How does Paul put it? ““Absent from the body;”” but you have hardly said that word, when he adds, ““present with the Lord.”” The eyes are closed on earth and opened again in heaven. They loose their anchor, and immediately they come to the desired haven. How long that state of disembodied happiness shall last it is not for us to know, but by-and-by, when the fullness of time shall come, the Lord Jesus shall consummate all things by the resurrection of these bodies.
The trumpet shall sound, and as Jesus Christ’’s body rose from the dead as the first-fruits, so shall we arise, every man in his own order. Raised up by divine power, our very bodies shall be reunited with our souls to live with Christ, raised however, not as they shall be put into the grave to slumber, but in a nobler image. They were sown like the shrivelled seed, they shall come up like the fair flowers which decorate your summer gardens. Planted as a dull unattractive bulb, to develop into a glory like that of a lovely lily with snowy cup and petals of gold. Sown like the shrivelled barley or wheat, to come up as a fair green blade, or to become the golden ear. ““It doth not yet appear what we shall be, but when he shall appear we shall be like him, for we shall see him as he is.””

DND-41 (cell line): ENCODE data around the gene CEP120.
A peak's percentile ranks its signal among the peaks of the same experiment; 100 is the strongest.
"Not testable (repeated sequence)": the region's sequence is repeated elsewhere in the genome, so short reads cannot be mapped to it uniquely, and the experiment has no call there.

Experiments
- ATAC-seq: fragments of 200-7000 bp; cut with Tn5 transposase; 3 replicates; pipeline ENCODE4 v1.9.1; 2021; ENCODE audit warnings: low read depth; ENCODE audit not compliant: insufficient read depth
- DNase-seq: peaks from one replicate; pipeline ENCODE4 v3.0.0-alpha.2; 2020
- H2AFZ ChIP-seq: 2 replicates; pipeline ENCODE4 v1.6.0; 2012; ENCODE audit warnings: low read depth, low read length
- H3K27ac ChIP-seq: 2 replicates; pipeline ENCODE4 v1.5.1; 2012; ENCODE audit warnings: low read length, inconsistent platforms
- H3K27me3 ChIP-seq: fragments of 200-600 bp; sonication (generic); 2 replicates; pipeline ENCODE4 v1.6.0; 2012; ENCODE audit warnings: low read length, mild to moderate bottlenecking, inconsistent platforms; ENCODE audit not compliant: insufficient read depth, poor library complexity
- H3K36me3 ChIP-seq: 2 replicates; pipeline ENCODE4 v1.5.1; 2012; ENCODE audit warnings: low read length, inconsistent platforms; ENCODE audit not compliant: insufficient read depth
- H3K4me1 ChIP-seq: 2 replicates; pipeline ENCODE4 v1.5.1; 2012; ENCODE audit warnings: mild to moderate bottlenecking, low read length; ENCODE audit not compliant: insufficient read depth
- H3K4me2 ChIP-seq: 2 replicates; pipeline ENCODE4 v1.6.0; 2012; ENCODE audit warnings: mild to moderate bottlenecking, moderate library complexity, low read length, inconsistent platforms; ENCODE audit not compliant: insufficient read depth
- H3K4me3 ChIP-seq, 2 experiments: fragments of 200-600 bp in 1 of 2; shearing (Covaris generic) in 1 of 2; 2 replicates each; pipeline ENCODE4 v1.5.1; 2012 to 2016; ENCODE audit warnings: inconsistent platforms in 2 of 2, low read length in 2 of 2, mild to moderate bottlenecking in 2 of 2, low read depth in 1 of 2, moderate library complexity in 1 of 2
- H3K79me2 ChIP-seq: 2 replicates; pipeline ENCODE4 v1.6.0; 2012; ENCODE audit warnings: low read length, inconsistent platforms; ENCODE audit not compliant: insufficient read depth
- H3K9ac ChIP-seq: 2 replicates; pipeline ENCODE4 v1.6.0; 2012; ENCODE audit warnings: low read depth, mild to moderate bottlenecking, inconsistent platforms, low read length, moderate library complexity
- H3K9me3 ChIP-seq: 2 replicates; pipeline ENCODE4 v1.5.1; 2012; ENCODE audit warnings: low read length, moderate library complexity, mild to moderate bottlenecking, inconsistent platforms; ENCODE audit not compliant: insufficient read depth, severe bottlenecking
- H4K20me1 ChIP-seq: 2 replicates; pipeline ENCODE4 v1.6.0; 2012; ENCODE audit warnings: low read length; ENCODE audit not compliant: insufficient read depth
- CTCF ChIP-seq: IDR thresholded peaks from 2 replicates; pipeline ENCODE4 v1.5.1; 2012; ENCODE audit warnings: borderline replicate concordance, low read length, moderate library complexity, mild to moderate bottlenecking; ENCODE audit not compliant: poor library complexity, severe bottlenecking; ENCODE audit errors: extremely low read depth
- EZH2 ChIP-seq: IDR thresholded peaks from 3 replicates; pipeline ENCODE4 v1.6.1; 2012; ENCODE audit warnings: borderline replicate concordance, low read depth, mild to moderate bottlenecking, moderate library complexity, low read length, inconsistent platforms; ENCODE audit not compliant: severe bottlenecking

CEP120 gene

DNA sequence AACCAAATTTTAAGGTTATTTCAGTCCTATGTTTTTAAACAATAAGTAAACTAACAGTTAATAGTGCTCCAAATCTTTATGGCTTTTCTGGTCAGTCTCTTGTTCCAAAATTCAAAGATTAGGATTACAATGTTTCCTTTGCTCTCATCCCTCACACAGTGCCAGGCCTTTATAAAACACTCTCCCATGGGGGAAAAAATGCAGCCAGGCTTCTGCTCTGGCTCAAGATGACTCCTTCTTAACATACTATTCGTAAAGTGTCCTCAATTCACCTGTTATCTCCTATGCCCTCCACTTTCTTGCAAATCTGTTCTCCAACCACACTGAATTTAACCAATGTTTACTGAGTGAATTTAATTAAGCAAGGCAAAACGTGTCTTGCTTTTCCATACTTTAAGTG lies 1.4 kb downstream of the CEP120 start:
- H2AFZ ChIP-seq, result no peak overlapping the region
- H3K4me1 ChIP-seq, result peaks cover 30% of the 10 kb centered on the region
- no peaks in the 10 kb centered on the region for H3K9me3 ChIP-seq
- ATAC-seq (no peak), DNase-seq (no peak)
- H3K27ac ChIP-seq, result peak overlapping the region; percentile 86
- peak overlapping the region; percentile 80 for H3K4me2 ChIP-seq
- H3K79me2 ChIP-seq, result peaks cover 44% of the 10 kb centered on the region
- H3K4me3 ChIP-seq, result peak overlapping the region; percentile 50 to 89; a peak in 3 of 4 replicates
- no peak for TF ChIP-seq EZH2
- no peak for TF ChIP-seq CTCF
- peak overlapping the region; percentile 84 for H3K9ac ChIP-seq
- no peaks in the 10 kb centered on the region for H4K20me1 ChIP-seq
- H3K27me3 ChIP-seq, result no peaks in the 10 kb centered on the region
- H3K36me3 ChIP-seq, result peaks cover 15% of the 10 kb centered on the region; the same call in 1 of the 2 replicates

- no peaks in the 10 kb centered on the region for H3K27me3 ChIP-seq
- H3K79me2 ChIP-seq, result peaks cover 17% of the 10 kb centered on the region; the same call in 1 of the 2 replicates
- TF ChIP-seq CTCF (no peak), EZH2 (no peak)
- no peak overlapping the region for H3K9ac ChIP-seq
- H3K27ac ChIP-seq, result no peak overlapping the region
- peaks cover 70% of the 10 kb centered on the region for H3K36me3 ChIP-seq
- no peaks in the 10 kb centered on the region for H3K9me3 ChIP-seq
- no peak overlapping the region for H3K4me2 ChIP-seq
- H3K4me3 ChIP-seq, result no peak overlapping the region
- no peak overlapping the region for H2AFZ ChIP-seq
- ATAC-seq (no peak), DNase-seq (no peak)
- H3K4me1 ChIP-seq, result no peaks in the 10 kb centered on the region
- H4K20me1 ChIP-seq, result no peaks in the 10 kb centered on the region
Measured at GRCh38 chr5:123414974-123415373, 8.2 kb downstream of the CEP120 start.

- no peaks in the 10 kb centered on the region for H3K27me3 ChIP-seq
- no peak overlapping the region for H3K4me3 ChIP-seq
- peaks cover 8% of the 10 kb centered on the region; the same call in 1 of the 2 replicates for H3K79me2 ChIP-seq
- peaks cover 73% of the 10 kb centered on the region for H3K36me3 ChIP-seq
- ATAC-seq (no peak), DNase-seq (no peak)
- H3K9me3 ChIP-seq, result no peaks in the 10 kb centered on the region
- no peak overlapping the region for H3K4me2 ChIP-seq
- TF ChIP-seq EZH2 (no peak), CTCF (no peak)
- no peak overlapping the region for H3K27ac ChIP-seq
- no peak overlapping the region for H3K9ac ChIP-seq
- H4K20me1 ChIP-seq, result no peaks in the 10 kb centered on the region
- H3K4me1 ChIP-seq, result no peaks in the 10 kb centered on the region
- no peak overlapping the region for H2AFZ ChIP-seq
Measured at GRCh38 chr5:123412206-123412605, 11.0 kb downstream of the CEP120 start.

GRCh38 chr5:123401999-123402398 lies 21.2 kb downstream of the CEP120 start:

Come, my soul, what a promise is given thee in God’’s word of the life that is to come! A promise for my soul, did I say? A promise for my body too. These aches and pains shall be repaid; this weariness and these sicknesses shall all be recompensed. The body shall be re-married to the soul, from which it parted with so much grief, and the marriage shall be the more joyous because there never shall be another divorce. Then, in body and in soul made perfect, the fullness of our bliss shall have arrived.
From a sermon by Charles Haddon Spurgeon entitled "The Profit Of Godliness In The Life To Come," delivered June 19, 1870